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Discussion Starter · #1 ·
Due to 20 years of use but only 760 hours of run time I found the mower deck was showing its age. The front wheels on the ZTR mower deck needed replacing. They were foam filled from the start but deteriorated and flopped around like two flat tires. So, I bought two replacement wheels with foam filled tires for $120. When I installed the new, correct size and specification diameter tires and rims the tires rubbed the mower deck. (expletives deleted) I studied the problem and there is no adjustment to pull the "wheel lift assembly" forward because slop had developed in the linkages and floating mounting locations. Geeze, what to do. After taking it all apart and looking at all the component the solution is simple if you have the tools and talent to execute the fabrication or modification to the Deck fork. I needed to reduce the caster angle (backward rake) that's built into the Deck fork. So, I decided to give each fork a "wedgie" cut.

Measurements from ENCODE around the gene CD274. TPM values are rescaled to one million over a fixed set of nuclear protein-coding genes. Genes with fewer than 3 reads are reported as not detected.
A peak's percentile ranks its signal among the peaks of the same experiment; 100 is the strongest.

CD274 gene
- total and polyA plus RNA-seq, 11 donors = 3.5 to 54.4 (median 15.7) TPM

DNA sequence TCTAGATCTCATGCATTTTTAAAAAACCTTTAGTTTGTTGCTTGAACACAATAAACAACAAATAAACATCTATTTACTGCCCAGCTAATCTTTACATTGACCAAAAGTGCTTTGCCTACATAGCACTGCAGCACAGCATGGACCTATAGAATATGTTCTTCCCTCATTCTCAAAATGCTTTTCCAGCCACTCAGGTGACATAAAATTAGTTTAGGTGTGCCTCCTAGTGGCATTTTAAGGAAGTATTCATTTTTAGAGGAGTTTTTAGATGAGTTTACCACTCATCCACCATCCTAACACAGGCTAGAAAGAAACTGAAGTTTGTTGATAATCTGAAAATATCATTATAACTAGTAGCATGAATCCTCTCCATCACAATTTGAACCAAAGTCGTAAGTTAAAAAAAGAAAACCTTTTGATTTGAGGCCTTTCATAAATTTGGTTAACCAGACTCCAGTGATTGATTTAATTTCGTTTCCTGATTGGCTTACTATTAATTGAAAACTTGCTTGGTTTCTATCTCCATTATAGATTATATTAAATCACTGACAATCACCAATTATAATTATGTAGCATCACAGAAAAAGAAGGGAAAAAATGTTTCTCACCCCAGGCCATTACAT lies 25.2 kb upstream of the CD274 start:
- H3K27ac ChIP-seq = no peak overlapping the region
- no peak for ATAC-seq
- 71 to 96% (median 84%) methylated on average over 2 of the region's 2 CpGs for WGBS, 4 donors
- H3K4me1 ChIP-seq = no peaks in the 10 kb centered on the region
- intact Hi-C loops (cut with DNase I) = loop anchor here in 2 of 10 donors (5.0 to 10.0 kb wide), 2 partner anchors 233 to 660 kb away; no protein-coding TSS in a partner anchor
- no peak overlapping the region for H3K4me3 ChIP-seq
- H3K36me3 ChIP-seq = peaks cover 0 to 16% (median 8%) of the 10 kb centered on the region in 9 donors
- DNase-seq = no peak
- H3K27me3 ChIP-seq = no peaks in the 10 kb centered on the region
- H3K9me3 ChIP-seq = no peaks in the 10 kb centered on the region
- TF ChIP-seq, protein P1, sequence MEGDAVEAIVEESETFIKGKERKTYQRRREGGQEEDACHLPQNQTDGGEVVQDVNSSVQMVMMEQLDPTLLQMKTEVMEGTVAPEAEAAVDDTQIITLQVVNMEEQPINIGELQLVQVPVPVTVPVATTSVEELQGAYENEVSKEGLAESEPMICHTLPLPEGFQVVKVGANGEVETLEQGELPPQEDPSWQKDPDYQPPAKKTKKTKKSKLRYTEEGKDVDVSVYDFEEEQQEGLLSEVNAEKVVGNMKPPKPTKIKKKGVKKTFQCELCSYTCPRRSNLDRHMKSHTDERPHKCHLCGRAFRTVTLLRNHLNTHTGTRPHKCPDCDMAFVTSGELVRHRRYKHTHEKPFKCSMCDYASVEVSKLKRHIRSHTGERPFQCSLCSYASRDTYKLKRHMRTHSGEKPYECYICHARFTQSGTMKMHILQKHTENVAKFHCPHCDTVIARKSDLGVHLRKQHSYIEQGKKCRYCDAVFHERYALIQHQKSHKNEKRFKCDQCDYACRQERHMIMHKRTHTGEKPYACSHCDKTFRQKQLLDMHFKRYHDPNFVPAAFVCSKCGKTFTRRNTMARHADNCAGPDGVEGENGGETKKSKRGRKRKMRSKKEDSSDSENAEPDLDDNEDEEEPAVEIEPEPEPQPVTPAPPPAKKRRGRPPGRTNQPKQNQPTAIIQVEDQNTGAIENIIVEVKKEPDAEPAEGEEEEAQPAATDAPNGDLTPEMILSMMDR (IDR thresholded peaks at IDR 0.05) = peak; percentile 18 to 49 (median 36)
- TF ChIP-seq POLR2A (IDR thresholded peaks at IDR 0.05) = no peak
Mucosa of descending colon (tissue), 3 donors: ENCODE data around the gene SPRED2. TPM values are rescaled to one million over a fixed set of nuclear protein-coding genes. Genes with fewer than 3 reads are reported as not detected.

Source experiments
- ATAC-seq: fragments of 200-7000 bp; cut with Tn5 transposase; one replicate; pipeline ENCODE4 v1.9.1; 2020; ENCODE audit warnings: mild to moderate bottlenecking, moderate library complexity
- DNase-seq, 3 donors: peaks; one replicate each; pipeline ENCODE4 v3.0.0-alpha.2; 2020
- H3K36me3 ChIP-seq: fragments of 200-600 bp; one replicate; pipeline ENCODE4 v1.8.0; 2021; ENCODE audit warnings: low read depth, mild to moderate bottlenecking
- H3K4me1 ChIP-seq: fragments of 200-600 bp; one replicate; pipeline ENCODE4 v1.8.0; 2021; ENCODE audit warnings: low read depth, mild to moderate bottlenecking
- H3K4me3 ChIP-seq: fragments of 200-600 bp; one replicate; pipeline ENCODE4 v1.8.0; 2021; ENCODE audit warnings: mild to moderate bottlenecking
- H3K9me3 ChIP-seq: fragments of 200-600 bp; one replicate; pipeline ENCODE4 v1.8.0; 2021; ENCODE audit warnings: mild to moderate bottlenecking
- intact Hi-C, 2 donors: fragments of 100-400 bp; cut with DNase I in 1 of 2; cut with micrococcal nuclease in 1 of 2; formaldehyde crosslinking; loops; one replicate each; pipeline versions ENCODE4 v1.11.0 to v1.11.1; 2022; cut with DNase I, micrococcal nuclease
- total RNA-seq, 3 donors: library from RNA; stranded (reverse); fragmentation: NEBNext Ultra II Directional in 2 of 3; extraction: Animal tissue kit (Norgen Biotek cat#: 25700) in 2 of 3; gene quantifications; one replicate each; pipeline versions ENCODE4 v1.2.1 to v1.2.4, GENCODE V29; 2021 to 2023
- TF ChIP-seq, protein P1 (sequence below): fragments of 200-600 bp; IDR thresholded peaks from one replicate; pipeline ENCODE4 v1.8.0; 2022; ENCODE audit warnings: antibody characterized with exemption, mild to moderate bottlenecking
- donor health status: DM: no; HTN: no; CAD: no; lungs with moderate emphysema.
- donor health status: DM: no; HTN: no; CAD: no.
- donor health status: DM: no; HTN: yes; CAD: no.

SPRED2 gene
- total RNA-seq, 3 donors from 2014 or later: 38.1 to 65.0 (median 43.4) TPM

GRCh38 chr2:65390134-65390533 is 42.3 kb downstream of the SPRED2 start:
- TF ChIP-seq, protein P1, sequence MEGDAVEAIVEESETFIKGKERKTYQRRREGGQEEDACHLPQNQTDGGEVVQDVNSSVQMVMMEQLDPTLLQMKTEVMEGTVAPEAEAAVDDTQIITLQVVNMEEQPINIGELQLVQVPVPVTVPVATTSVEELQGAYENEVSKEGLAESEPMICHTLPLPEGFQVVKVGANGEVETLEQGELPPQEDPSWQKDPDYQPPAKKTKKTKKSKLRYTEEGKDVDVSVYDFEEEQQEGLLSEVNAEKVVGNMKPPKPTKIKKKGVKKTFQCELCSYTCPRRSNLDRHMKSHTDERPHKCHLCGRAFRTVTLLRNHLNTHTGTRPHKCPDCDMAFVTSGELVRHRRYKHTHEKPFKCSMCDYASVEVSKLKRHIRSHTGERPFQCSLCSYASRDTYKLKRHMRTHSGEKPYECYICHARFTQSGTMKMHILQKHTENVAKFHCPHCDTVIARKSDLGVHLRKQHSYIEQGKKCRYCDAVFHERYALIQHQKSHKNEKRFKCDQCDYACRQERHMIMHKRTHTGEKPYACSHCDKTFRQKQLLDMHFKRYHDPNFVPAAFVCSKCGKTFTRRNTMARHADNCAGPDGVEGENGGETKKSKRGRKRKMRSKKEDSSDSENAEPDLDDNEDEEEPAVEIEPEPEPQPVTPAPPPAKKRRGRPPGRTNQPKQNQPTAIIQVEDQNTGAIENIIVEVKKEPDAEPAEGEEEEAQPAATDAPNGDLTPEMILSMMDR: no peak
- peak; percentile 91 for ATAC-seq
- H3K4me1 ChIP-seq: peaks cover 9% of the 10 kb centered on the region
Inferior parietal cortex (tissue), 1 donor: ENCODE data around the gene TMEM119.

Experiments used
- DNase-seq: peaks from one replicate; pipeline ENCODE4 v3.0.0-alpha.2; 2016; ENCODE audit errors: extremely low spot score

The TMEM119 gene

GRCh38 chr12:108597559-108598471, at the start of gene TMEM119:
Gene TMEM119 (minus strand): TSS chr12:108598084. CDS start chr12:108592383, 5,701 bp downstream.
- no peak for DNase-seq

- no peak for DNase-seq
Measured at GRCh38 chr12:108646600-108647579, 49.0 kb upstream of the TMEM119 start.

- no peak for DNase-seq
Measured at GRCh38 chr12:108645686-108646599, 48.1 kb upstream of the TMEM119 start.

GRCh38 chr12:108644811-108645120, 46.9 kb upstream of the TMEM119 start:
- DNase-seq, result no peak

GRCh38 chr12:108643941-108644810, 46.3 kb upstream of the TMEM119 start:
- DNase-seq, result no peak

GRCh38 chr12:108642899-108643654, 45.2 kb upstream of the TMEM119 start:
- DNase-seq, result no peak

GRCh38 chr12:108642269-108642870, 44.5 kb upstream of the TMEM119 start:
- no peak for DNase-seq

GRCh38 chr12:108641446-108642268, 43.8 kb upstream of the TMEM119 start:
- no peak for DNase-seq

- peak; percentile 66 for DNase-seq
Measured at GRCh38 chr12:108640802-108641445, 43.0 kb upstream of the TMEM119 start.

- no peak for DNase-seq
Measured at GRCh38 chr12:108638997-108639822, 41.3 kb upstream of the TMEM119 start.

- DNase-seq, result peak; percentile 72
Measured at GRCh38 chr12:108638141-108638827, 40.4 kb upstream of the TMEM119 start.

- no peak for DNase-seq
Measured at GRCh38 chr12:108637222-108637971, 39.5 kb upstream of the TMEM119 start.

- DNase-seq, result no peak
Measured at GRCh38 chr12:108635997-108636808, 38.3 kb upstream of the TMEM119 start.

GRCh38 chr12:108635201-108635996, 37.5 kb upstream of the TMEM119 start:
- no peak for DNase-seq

I modified the fork using a power hacksaw to cut out a wedge shape on each side and drove it nearly closed to provide more clearance. There is a optimum amount of material to be cut out of the fork. Too much moves the wheel and tire too close to the bottom of deck fork. It requires a "just right" amount of modification.

BELOW IS THE BEFORE PICTURE


BELOW IS THE POST MODIFICATION OF THE FORK (but now yet welded)


LAYING OUT THE CUT AND ONE SIDE CUT (Dead blow hammer in background)


FINAL POSITION THAT PROVIDES NO RUBBING AGAINST MOWER DECK AND NO RUBBING AGAINST BOTTOM OF FORK (not shown)